Personal unconscious, perceptions,
thoughts, emotions, and memories
clumped together in patterns.
(Like Piaget's schemata, these are organized categories. Like Freud,they can consist of repressed feelings, instincts, urges and patternizedinformation associated with these repressions.)

Jung: "A person does not have a complex; the complex has him."

3. collective unconscious: evolved blue print for the
psyche, all our prehistoric ancestors' experiences are
genetically coded into preexistent forms: Archetypes

Archetypes: universal symbolic representations of particular people,objects, or experiences, inherited, primordial (belonging to or characteristicof an earlier stage of development of an organism) images from our animaland prehistoric ancestors:
Concepts such as
mother (from "evil step mother" to "virgin
good (Batman), evil (Joker),
Innocence (Vickie Vale)
hero, GOD, power, the demon, and sun, wind rivers, trees, fire even weapons

Predispositions: Archetypes/collective unconscious predispose usto to certain feelings and behaviors - whether these develop depend uponthe environment.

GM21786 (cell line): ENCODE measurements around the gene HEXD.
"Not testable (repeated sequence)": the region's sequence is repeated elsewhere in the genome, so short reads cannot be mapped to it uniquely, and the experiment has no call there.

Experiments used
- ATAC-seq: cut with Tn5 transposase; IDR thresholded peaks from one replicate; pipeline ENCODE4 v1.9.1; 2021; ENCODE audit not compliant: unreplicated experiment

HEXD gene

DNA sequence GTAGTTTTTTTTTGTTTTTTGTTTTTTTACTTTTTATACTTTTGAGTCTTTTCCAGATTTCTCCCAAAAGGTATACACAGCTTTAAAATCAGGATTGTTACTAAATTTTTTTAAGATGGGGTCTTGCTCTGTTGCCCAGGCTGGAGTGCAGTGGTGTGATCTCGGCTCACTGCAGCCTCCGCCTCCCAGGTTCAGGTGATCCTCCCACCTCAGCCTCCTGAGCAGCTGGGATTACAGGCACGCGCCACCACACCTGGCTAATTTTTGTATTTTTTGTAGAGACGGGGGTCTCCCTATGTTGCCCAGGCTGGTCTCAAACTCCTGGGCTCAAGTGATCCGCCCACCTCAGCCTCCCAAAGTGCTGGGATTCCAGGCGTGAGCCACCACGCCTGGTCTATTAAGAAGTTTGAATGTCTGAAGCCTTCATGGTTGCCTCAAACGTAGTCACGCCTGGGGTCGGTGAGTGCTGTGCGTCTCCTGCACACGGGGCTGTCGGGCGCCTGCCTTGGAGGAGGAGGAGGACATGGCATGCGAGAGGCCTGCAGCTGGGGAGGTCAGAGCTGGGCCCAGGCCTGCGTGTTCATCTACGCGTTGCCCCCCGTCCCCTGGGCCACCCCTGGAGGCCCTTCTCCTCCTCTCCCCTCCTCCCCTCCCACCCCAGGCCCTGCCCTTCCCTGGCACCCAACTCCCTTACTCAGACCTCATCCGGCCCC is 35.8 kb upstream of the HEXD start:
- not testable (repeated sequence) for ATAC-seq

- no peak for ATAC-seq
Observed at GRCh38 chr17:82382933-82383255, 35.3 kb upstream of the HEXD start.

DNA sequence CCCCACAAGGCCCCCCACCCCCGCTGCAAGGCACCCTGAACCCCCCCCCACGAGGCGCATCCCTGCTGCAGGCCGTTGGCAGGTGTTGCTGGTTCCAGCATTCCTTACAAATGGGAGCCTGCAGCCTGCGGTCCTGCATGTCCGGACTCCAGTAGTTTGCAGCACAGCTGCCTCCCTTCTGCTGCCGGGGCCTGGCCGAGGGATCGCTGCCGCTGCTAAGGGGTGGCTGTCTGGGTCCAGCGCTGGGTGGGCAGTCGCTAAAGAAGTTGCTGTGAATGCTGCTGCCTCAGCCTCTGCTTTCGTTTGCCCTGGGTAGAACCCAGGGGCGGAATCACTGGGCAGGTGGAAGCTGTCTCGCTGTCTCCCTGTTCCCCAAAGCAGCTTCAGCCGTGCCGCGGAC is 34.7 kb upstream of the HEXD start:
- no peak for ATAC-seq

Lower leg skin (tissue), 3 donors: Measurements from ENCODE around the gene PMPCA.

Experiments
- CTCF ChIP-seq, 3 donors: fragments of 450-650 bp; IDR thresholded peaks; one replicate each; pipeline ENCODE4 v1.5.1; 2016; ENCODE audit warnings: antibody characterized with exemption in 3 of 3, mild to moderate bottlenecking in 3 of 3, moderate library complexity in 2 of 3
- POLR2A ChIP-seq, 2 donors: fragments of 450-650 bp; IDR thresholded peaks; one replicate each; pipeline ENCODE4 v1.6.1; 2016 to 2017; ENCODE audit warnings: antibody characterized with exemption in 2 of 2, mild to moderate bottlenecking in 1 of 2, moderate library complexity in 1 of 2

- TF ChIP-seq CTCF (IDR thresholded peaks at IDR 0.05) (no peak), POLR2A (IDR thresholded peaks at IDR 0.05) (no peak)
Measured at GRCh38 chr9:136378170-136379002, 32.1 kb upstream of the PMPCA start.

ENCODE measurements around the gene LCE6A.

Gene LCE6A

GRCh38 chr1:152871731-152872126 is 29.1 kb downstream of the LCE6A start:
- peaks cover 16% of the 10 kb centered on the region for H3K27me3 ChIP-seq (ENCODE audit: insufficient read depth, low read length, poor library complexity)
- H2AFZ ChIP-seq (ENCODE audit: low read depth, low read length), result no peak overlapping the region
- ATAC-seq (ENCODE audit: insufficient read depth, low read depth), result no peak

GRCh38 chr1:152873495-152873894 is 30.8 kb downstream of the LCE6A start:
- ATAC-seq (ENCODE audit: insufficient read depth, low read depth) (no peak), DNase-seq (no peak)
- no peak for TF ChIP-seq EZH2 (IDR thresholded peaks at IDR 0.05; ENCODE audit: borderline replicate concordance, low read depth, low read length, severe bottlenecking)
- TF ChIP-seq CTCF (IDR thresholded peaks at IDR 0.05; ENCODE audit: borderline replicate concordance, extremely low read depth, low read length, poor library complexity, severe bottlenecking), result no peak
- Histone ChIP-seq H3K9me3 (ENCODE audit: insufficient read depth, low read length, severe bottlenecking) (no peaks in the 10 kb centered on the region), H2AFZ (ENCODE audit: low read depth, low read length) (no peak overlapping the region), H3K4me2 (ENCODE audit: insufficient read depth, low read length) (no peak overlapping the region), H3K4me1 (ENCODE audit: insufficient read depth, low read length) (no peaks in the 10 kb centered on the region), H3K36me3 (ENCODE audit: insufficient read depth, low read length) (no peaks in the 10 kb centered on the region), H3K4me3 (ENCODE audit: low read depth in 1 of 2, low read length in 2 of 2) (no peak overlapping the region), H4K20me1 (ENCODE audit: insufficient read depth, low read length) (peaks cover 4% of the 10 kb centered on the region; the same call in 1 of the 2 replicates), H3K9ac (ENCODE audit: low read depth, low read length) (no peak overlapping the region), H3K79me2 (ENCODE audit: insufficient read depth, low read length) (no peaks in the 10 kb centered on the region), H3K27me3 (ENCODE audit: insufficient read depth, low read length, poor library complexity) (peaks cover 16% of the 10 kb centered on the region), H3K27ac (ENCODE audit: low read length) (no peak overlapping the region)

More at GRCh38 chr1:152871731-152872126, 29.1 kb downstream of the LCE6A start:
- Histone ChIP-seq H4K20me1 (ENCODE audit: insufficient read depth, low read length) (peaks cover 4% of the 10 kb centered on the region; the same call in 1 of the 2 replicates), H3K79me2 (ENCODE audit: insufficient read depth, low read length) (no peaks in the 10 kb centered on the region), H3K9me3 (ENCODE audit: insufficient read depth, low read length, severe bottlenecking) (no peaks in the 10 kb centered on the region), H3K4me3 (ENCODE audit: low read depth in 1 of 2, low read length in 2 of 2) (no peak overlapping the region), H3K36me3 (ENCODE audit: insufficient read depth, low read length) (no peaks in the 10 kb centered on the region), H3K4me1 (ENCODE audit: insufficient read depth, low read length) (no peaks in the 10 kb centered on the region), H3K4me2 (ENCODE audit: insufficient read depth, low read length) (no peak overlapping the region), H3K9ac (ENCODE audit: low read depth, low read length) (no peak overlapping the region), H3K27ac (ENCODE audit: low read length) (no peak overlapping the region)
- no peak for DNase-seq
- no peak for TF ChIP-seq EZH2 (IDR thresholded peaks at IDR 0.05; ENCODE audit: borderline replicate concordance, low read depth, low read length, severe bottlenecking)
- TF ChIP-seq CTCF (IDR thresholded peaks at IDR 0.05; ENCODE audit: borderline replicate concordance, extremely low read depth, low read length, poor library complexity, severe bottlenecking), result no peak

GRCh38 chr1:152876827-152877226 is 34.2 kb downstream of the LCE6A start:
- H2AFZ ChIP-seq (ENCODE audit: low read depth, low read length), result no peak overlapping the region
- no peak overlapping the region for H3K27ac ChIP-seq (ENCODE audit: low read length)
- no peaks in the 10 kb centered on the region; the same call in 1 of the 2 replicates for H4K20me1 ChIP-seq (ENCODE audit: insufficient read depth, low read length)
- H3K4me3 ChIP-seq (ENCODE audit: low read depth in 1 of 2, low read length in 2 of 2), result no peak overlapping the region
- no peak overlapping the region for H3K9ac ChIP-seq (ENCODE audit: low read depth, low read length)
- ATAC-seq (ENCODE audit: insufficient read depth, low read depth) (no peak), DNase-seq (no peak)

The collective unconscious has a powerful impact on people's personalitiesand one their thoughts, emotions, actions, and memories.

Archetypes: provide the patterns of instinctual behavior - a representationof inherited experiences.

Types of Archetypes which influence Emotion:
1. the persona: the masks we wear, the "public self" we
can lose the inner self; Persona is an archetype of

2. Anima and Animus - anima is the female side of males;
animus is the male side of females. The sides of ourselves,
but also that which we seek in others. The "ideal"
embodiment of their anima or animus.

3. The shadow: humanity's animalistic, unbridled
side. Can be the worst, but also the best in people. It's
SPIRIT, passion, creativity and instinctually wise.
Problems arise if individual is too conforming. The key is

The Personality as a product of attitude and .function.

- "subjective attitude" , focus psychic energy inwardly,more self reflective, also seen as less social.